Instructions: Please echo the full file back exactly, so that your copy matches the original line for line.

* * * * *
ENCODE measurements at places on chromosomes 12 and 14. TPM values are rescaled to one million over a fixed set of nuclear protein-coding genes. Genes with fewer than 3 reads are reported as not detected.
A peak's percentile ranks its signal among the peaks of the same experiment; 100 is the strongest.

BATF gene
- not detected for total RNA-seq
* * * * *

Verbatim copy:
ENCODE measurements at places on chromosomes 12 and 14. TPM values are rescaled to one million over a fixed set of nuclear protein-coding genes. Genes with fewer than 3 reads are reported as not detected.
A peak's percentile ranks its signal among the peaks of the same experiment; 100 is the strongest.

BATF gene
- not detected for total RNA-seq